And our own terrorists
A free society and integration at the very heart of the European Union is seriously under threat at the hands of the terrorists. After the dastardly Paris attack in November last year, now Brussels has come under a brazen assault by ISIS.
Perhaps EU’s 9/11 moment has finally arrived. ISIS has been quick to extract revenge for the arrest of the Paris incident culprit Salah Abdeslam from a Muslim neighbourhood of the Belgian capital only a few days ago.
The mayhem perpetrated at Brussels’ Zaventem airport and at the metro station near the EU headquarters is a clear message for the west: the terrorists have the capability of striking at will through their sleeper cells. That the Belgian state apparatus simply lacks the capacity to ensure safety if its citizens is stating but the obvious.
Ironically Salah Abdeslam, the captured Paris fugitive, and the deceased brothers at the core of the Brussels attack were born and bred in Europe. These wayward but highly radicalised and motivated souls were living in their own shanty neighbourhoods in Paris and Brussels. ISIS propaganda — freely available on the Internet — brainwashed them to the extent that they were willing to wear suicide vests for their cause.
One of the deceased terrorist brothers, Ibrahim el-Bakraoui, was deported to the Netherlands from Turkey only last year. Reportedly he and his brother had a criminal record but ostensibly no terrorist links. Nonetheless Ankara claims that it had forewarned Brussels about a possible terrorist attack.
Quite clearly the third country in the equation is Turkey, itself facing a wave of terrorism, the latest incident happening only last week in a popular square in Istanbul. As recently as March 11 there was a dastardly terrorist attack in Ankara, the Turkish capital, in which at least 37 people perished.
This prompted journalist Kadir Yildirim to pen an article in the Huffington Post interestingly titled: “The reality of Turkey’s Pakistanisation.” According to the writer, “This refers to the increasing ability of extremist and armed groups (often supported by Turkey) to export violence into Turkey’s borders.” The author claims, perhaps unjustifiably, that this is a symptom of either the state unwilling or incapable of dealing effectively which such threats.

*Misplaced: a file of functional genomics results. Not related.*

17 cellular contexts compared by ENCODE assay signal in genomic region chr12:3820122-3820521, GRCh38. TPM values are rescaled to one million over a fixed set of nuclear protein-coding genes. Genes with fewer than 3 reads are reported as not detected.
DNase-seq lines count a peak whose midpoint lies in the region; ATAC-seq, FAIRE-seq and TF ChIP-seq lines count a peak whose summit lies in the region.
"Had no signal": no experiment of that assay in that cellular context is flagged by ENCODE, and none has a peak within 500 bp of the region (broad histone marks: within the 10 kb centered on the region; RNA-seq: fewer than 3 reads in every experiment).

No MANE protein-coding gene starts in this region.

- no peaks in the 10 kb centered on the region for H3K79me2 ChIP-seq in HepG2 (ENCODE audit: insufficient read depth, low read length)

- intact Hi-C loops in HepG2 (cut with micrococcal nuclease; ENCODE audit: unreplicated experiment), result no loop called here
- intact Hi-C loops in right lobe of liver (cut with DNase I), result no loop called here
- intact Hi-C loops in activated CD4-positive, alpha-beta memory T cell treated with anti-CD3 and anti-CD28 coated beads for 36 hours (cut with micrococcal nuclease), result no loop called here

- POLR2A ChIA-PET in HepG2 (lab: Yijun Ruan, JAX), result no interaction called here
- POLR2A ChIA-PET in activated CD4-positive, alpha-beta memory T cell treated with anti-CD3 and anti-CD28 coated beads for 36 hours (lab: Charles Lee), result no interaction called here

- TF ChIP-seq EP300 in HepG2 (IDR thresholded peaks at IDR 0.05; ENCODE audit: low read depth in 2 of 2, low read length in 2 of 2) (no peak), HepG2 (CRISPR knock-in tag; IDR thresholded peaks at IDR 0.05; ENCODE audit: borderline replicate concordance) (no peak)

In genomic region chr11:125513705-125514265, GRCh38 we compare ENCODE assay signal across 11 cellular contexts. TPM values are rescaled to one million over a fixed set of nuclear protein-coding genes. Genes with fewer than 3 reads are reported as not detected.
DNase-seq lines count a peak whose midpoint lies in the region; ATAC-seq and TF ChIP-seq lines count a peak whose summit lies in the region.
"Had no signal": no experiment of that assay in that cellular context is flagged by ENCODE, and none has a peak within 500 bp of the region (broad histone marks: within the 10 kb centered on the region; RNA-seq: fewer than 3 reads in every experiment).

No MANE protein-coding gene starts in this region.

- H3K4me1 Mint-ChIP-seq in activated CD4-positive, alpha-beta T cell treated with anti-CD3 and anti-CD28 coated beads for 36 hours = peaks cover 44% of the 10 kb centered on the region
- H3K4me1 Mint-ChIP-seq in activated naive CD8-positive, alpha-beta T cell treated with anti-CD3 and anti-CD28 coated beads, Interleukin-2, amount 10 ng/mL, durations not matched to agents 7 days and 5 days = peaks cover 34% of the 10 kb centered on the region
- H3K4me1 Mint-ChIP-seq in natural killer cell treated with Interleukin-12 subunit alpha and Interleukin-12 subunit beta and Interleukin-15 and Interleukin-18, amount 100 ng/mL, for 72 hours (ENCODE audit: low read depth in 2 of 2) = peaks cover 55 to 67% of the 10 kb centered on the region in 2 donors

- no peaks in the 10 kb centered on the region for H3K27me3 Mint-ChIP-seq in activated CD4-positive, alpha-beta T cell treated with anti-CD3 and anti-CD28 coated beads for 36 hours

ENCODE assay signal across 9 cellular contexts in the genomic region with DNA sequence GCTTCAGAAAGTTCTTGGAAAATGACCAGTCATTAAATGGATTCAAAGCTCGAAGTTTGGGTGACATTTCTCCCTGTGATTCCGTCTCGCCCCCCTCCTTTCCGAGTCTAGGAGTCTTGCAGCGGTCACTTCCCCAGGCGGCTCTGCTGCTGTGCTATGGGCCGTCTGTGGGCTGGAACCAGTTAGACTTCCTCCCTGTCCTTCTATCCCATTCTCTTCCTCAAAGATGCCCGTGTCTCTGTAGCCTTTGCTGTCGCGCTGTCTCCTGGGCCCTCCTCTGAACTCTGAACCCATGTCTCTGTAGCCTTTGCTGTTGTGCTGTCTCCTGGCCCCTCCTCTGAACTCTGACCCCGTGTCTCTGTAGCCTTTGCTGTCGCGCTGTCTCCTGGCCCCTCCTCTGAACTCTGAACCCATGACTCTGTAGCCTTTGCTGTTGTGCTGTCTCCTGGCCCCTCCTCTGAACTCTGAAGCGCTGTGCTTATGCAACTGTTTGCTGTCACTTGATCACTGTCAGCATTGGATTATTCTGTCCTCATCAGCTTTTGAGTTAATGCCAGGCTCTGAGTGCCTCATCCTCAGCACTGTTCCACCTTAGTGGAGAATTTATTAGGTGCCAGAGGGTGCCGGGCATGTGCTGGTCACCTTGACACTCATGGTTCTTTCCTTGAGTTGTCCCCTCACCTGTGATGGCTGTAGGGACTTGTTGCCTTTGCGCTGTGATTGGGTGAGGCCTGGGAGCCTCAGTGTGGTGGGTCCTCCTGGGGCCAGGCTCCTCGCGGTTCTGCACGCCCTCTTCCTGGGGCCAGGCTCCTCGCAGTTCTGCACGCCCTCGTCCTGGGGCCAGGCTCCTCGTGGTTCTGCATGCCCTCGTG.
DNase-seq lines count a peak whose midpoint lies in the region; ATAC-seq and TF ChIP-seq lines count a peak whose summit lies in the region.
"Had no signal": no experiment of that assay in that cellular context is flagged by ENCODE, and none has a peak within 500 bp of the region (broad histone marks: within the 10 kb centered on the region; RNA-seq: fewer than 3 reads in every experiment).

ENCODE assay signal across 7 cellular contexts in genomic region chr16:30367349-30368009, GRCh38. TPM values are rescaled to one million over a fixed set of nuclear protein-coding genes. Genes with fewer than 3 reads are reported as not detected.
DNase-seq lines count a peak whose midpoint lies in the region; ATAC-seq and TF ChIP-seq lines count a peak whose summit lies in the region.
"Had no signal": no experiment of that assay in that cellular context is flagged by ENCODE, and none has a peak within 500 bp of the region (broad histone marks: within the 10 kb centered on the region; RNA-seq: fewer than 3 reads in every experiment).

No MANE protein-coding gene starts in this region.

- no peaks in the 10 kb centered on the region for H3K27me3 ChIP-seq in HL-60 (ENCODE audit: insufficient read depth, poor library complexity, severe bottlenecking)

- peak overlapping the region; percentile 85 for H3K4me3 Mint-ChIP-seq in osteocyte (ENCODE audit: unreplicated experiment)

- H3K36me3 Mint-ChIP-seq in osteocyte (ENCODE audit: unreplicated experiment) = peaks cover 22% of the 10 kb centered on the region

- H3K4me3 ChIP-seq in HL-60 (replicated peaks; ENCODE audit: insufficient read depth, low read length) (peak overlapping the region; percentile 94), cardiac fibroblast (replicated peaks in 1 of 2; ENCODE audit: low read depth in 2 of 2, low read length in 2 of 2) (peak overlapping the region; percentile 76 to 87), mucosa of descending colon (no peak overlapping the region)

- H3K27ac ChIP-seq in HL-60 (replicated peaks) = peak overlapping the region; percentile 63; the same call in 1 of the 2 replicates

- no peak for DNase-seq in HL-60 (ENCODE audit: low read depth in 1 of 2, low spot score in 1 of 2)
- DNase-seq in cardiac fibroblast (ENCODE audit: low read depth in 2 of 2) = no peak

Yildirim thinks that as in Pakistan’s case, such a country becomes a breeding ground of radicalisation itself and eventually undermines neighbouring countries. So far as Pakistan’s own experience in dealing with terrorism is concerned, there is a kernel truth in the author’s assertions.
The jihadist monster nurtured for decades by the deep state finally turned its venom on the Pakistani state. Credit goes to the present leadership –military and civilian — for changing course by declaring war on terrorism in the form of Zarb-e-Azb. Some might argue, too late and too little!
However in dealing with terrorism, despite some obvious shortcomings, Pakistan is a success story. The state apparatus can now credibly claim of having a handle on the existential threat facing the nation. Its professional army and civilian and military leadership have worked in unison to substantially reduce the existential threat to their citizens.